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Presidential candidate Julián Castro proposed on Thursday taxing inheritances of $2 million or more, raising the capital gains tax rate and providing a $3,000 per child tax credit to address wealth inequality and help working families.
The planhe dubbed "People First Economic Plan for Working Families" also calls for investing in child care, paid family and medical leave and implementing a $15 an hour minimum wage.
Unveiling the plan hours before speaking to the Working Families Party, Castro stated the plan “can ensure that the wealthy pay their fair share and then invest that revenue into relief for working families.”
“Families working hard to make ends meet shouldn’t pay more in taxes than the wealthiest earners. My new plan would put working families first: providing critical relief to families who count on a paycheck, and ensuring the wealthiest Americans pay their fair share," Castro said in a statement.
Castro said under his plan, 99 percent of Americans would see their taxes go down or stay the same.
“We know today that a lot of families are working and not getting ahead the way they ought to be and the way they want to,” Castro said.
As he does with several of his other policy plans, Castro drew on his own background in creating the proposal. Castro’s grandmother worked as a maid, a cook and a babysitter, raised his mother on her own and also helped care for him and his twin, Rep. Joaquín Castro.
Castro said his grandmother couldn’t pass on wealth but did pass on an “inheritance of hard work.”
“This plan is for the working families of America just like mine,” he said in a release on his plan. His plan includes repealing President Donald Trump’s tax plan.
Castro said the inherited wealth tax and the “wealth inequality tax” he’s proposing are unique to his plan compared to plans offered by other Democratic candidates in the race.
Under his inherited tax plan, the first $2 million of an inheritance would be tax free, but after that a tax would be imposed. The tax would replace the gift and the estate tax and would affect .27 percent of heirs, he said.
“This would basically be analogous to taking the estate tax back to 2009 levels,” Castro said.
Castro’s goal is increase again the number of estates that are covered while providing a significant source of revenue, his campaign staff said. Castro projects the inheritance tax would raise more than $250 billion over 10 years.
According to Castro’s campaign, the share of heirs covered by inheritance taxes has gone from 2 percent of estates in the year 2,000 to 1.9 percent before Trump’s tax bill was implemented and today covers just .06 percent of estates.
“The implications go beyond revenue as well. It’s about income inequality, concentrated wealth and political power,” his campaign said.
Castro also is proposing to raise the capital gains rate to match the marginal income tax rate.
He also proposed a “wealth inequality” tax, that he said would tax income from capital in the same way as the earnings of a school teacher.
In that plan, he would use what is known as a “mark-to-market” system to tax the capital gains of the richest one-tenth of 1 percent of asset holders, whose assets are worth about $40 million.
Mark-to-market is a way of taxing an asset at its current market value. A capital gain is earned when something is sold for more than what was paid for it.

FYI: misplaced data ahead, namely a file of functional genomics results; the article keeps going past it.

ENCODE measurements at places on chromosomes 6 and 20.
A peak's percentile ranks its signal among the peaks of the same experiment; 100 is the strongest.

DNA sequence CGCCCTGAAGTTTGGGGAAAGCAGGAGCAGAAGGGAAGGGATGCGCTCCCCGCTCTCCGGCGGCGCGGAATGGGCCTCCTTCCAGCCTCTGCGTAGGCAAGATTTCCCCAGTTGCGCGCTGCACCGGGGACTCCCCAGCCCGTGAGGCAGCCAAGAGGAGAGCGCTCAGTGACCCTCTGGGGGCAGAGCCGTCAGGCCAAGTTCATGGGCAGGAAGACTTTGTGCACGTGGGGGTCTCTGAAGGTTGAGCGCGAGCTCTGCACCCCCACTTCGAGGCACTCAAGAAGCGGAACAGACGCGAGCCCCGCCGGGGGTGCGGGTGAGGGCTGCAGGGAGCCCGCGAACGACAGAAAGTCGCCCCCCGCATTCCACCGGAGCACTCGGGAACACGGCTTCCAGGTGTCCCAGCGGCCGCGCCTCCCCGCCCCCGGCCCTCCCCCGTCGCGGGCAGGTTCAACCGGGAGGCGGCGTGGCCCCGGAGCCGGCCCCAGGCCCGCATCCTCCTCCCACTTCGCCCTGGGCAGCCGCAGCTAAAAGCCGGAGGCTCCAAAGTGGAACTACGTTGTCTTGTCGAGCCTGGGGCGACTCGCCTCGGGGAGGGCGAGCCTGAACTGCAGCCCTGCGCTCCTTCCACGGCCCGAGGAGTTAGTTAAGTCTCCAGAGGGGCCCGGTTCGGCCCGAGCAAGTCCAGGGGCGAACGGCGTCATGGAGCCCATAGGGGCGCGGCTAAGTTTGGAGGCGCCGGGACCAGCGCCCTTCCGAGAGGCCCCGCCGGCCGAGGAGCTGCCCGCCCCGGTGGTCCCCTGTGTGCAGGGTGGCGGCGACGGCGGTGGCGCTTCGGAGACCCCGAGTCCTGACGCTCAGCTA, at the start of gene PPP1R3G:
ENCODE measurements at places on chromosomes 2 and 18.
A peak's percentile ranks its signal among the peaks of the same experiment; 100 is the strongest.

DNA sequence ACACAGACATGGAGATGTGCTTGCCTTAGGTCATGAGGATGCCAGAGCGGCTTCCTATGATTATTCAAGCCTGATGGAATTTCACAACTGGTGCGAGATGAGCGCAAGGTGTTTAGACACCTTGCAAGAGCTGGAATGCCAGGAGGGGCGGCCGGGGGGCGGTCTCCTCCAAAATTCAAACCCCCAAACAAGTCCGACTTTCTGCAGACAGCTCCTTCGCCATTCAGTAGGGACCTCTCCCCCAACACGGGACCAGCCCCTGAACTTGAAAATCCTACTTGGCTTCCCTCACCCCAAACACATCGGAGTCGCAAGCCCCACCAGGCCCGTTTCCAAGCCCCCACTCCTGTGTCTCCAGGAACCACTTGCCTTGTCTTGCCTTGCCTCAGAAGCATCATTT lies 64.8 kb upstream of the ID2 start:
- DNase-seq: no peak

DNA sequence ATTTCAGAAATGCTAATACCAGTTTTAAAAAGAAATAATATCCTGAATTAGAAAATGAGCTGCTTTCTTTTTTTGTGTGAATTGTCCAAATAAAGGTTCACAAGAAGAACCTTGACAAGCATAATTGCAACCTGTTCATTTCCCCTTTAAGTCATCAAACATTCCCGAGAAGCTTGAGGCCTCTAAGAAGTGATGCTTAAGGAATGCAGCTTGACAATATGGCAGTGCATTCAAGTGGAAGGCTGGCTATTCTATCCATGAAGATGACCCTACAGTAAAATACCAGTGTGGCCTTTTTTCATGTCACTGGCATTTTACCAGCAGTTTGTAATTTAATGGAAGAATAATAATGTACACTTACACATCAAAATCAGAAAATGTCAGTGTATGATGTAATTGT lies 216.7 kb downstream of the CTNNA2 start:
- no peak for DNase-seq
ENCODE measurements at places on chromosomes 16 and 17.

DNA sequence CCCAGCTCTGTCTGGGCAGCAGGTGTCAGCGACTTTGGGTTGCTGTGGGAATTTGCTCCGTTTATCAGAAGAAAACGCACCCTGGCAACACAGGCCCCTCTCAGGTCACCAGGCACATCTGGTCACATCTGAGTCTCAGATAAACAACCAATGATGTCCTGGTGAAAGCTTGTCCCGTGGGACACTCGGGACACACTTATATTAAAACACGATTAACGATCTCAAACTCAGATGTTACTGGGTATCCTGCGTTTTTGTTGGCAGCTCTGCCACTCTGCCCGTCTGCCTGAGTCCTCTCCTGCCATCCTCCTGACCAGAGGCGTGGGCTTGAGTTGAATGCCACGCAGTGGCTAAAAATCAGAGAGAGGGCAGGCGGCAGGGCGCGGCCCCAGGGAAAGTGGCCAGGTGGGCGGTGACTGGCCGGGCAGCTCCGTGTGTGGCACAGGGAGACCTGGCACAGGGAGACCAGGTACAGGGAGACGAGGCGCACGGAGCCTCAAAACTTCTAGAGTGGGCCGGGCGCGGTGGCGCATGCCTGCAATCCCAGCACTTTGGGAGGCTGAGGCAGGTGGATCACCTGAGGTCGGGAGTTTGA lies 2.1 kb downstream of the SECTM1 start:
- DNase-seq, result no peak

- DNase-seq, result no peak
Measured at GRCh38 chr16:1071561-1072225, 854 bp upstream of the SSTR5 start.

He would raise the capital gains tax rate to 40 percent for individuals who earn $400,000 or more.
“Today, labor income is taxed at the end of every year, whereas income from investments, wealth, and capital are not. Multi-millionaires and billionaires who rely primarily on investment income receive different treatment under the law,” Castro said in a statement.
Under his plan, wealthy individuals would pay taxes every year on investment income, regardless of whether they sell those investments. Non-public traded assets would be treated similarly, and taxed at the time of sale, with a charge for deferring tax until that time.
Castro wants to invest revenue from his tax proposal into providing relief for working and middle class families.
He called for a universal child credit of $3,000 per child for every family and an expansion of the Earned Income Tax Credit (EITC). Building on his proposal for universal Pre-K education, he proposed universal child care.
His plan calls for extending EITC to include more dependents, including non-working elderly grandparents and adult children who are disabled. His staff said that proposal is meant to be about families “in ways that maybe other proposals are not.”
“Together, the new credit, pre-K education and child care will help us achieve a bold new goal to reduce child poverty by two-thirds,” he said in a statement.
Castro said in a phone call with reporters his plan to invest revenue in universal child care would be available to all families. His plan would cap at 7 percent the amount families would pay for child care, “so it would reach into the middle class,” Castro said.
While he was San Antonio mayor Castro got voters to approve a one eighth-cent sales tax increase to expand quality full day pre-kindergarten in the city.
“I believe we need to make sure that every child can have good child care and yet a great early education,” Castro said. “I also believe, as a matter of politics, that making these programs available to middle class and upper middle class families is a powerful way to create a strong coalition to get them done and that we ought to do that.”